Giving Pain A Narrative

In an article entitled Post-Prozac Nationin the magazine section of the Sunday New York Times yesterday, Helen Mayberg, a neuroscientist at Emory University referred to depression as, ‘Emotional pain without a context.’

It is this very predicament that speaks to the power of Narrative Therapy, which seeks to frame, and then re-frame, the story – or context – of what people are feeling. In the article, Mayberg connects this loss of context with malfunctions in the hippocampus, a part of the brain involved in memory. It is interesting to note that research in other quarters on ‘Reminiscence Therapy’, (Brooker and Duce, 200), has demonstrated that seniors who reminisce, display greater well-being than their non-reminiscing counterparts. Thus the power and importance of (re)connecting people to their own narratives.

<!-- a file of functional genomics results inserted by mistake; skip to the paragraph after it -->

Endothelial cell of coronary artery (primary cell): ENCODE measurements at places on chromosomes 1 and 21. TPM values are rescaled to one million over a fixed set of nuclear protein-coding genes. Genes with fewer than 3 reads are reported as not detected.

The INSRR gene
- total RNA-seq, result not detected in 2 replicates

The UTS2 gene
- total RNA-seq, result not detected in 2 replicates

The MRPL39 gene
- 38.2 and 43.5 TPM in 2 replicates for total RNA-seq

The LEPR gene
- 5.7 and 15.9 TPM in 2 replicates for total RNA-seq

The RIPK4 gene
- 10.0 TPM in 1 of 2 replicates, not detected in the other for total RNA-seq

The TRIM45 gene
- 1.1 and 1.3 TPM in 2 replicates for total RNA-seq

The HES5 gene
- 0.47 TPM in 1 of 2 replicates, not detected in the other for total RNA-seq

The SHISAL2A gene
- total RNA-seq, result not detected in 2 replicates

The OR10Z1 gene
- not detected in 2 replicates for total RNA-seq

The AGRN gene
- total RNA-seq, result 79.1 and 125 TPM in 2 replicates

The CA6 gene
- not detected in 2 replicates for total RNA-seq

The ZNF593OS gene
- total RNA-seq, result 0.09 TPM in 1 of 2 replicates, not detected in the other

As a Narrative Constructivist clinician, with a background in playwriting, I like to collaborate with my clients in a meaning-making exercise that uses deep dramaturgical questioning.  This evokes a narrative arc, based on key phrases that the clients use, right from the first meeting. In fact, I begin every initial session by asking each client to tell me ‘the story of them’;  beginning with the most important thing they feel I should know. Usually this first thing that they tell me, or the way they tell it, provides a window into the most wounded part of their souls.

I like to think that as clinicians we serve as dramaturges (or midwives) to the sacred texts our clients bring. That we not only need to listen with three ears, but to ask the right questions…those that will help them to unravel the riddles that may be dividing them, from themselves. Once the context is recovered and reorganized, the meaning of the depressed life force becomes evident, and begins to unfreeze.